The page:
Friday, 3 September 2010

F-X Roth, Rameau, Canteloube, Henry Wood Prom 63

François-Xavier Roth is creating waves because he's such a forthright personality, so individualistic. France seems to produce pioneers like this who follow their artistic integrity. Very different from the increasing conformity of the Anglophone world. France and Germany are where it's at. Roth's exciting because he's eclectic, passionate about early music and new, with a special interest in voice. This may be the "next generation" in music, where ancient and modern  fertilize each other. Genre's no barrier to the creative spirit.

Barely 40, Roth  has conducted Ensemble Intercontemporain, worked with John Eliot Gardiner's's Orchestre Revolutionnaire et Romantique, and is just about to become chief conductor at SWR Sinfonieorchester Baden-Baden, Hans Rosbaud's old orchestra.

Watch the TV broadcast of Prom 63 if you can, though the audio only is just as vivid, because Roth's got presence as well as vision. Conductors have to be communicators, spreading their enthusiasm to inspire the listener. Nonetheless, it's certainly not for show that Roth conducts the suite of  Rameau's Dardanus with an antique drum. That's historically informed. Lully died beating percussion into his foot. The opera Dardanus is a series of tableaux with dance, so rhythmic stability is essential.  Percussion is fundamental to dance and to many forms of music that have grown from folk roots. How vivacious Roth makes the BBC National Orchestra of Wales sound! Totally contemporary, yet connected to ancient traditions, even to non-western form.  Late 19th century style isn't by any means the only way to go.

Perhaps that's why Roth followed Rameau with Joseph Canteloube's Songs from the Auvergne. Canteloube was interested in the Auvergne because it was so different,  less "civilized" than the rest of France, with a singular regional identity. In the mountains, life's harsh. Peasants have to make their own music, so it's timeless. I've long loved Véronique Gens and Sandrine Piau in this repertoire, rather than opera singers who turn to it when their voices age. Now, Anna Caterina Antonacci joins the illustrious.  She's excellent because she sounds youthful and vigorous, as befits simple songs about peasant life and the open air. No unnecessary decoration, but pure and direct, and beautiful for that very reason.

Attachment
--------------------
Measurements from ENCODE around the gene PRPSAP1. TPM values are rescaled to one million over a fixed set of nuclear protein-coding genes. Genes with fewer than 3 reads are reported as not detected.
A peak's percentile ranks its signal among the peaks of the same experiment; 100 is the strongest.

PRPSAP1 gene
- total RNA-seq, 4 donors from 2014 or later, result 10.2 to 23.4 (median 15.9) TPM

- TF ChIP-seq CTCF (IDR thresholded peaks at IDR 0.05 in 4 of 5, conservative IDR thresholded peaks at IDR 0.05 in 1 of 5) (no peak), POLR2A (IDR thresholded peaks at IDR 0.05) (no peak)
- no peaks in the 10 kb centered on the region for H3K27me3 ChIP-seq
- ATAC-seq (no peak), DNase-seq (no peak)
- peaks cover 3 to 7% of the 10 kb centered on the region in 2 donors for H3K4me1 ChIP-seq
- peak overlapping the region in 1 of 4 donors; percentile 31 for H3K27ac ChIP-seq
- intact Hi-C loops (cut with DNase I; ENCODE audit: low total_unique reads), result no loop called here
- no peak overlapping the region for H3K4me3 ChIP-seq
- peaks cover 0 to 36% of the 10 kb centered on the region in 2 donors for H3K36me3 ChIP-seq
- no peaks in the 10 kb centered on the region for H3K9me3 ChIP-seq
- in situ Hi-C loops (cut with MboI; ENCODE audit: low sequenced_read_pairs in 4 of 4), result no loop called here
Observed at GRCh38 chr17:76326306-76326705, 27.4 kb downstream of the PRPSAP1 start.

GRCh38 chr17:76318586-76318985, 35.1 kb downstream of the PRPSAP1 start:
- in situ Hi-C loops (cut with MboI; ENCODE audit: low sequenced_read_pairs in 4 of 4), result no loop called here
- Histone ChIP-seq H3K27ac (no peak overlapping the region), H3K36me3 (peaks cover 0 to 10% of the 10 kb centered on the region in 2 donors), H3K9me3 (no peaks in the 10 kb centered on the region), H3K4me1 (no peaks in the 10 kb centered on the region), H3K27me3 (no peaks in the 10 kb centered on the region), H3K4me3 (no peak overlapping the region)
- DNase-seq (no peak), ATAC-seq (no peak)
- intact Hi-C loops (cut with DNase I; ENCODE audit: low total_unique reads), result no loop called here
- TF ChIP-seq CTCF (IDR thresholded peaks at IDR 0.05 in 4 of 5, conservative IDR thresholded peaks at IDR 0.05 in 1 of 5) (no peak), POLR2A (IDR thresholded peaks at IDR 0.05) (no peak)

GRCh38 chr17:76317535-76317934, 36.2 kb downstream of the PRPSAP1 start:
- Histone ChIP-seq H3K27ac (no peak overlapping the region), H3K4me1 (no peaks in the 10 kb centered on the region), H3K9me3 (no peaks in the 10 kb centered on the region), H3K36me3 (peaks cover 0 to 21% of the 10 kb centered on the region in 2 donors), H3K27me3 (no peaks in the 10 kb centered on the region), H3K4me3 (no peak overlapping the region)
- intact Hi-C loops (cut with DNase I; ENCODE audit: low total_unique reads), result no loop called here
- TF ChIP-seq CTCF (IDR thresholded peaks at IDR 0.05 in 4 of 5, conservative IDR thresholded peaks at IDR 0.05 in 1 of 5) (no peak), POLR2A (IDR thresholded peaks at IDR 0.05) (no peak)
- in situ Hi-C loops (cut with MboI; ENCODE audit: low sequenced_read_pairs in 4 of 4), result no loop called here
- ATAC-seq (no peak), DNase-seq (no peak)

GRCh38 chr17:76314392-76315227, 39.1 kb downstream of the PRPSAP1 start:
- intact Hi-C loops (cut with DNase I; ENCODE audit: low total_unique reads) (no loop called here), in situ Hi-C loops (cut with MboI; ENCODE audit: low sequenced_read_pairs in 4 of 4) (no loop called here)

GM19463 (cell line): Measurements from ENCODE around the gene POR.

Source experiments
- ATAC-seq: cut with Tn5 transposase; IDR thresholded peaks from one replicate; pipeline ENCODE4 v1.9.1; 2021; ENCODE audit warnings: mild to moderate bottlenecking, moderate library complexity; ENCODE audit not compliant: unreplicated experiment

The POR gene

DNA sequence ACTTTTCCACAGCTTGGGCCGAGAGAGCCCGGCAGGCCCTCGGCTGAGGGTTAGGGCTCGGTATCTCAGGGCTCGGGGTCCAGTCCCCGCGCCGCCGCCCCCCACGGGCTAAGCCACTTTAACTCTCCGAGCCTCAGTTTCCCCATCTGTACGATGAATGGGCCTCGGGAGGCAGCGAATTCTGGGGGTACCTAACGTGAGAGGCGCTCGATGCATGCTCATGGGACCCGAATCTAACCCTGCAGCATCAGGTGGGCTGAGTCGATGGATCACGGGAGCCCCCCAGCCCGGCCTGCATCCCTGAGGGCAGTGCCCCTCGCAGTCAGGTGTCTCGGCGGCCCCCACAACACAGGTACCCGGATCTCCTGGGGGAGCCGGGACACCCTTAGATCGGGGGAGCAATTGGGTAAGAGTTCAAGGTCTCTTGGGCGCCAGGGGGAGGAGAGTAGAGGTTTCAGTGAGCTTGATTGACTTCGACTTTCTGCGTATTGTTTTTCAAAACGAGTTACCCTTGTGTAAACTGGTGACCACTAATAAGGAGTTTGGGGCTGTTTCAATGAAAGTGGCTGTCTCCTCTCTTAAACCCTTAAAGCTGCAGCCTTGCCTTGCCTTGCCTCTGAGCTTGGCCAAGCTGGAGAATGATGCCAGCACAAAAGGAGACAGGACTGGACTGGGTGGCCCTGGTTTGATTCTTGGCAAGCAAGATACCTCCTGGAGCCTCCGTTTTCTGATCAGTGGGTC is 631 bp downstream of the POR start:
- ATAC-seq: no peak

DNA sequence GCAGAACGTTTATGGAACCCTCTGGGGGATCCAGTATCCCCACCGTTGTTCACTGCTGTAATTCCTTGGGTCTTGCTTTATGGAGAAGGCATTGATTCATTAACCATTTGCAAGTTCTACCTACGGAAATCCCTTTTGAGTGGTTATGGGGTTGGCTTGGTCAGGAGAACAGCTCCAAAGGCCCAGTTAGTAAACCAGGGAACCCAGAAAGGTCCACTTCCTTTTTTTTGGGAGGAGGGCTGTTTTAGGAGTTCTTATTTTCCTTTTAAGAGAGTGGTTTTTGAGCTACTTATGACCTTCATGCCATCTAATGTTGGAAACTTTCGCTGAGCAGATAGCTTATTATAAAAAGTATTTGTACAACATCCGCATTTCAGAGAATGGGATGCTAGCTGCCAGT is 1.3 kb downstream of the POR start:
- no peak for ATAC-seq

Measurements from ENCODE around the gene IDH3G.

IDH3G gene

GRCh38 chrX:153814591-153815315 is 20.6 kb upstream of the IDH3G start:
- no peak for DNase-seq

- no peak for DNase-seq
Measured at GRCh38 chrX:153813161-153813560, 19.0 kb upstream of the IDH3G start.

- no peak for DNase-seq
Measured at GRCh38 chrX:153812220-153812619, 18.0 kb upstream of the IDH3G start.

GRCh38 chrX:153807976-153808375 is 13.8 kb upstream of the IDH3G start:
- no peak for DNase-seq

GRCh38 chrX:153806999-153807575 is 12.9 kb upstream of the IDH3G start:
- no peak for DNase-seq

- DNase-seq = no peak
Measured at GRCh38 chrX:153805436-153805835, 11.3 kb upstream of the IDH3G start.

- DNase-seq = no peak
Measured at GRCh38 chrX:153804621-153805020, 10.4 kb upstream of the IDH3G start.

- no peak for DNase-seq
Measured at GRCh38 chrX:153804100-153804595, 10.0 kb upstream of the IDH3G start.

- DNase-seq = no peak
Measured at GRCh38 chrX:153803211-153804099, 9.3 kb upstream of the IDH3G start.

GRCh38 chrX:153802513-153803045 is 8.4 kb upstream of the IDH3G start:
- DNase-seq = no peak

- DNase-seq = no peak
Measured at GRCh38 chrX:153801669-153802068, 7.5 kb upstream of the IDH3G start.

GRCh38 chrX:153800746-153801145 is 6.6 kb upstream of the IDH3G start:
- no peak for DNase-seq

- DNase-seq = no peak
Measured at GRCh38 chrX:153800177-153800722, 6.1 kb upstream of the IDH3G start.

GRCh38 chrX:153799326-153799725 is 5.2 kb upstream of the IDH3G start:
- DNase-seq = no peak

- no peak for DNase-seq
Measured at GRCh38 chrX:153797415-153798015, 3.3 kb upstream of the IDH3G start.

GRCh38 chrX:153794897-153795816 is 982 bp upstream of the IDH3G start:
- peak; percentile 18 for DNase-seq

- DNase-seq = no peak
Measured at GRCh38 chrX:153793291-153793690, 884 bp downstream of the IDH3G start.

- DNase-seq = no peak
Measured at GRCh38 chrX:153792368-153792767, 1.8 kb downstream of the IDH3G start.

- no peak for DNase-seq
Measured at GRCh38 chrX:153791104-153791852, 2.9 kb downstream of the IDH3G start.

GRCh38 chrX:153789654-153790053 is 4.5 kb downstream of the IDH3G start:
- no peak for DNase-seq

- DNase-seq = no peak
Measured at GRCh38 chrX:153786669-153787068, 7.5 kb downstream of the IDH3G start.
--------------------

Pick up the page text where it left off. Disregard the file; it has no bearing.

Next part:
Again, genres blur. Canteloube wasn't writing faux medieval. He was writing modern music inspired by the unique Auvergne dialect and character. Not so different, really, from Ravel's Basques or Cezanne's rugged landscapes. Or, for that matter from Ferneyhough's response to early polyphony ( PCM 5) or Luke Bedford's Or voit tout en aventure.

Again, Roth's musical adventure leads to Martin Matalon's Lignes de fuite ("convergence lines").  It  moves like a series of visual images - Pictures at an Exhibition, already! Each turn is vivid and colourful, music that's fun to grasp. Immediately I thought, this guy should be writing for film, and sure enough he does. Matalon's wrote a new score for Fritz Lang's Metropolis, commissioned by IRCAM.  Since then the film has been restored with newly-discovered footage. This is being screened (with original score) at the ICA from 10th September. I've already seen it and will be writing about it in more depth. It's seminal.

Just as Roth started with Rameau's tableaux, he ended this very intelligent porogramme with Mussorgsky's Pictures at an Exhibition. But not the familiar Ravel version, but Sir Henry Wood's, created 7 years before Ravel.  This was fascinating,  ornamentation like heavy gilding, edges neatly smoothed over. The sensibilities of a confident British Empire applied to Mussorgsky's untamed Russianness. The Great Gate of Kiev as the Royal Albert Memorial. And why not? Each era remakes in its own forms, and we learn from hearing things in different ways. Roth's logic works. Mix genres and make more of what you hear.

photo credit :  Céline Gaudier

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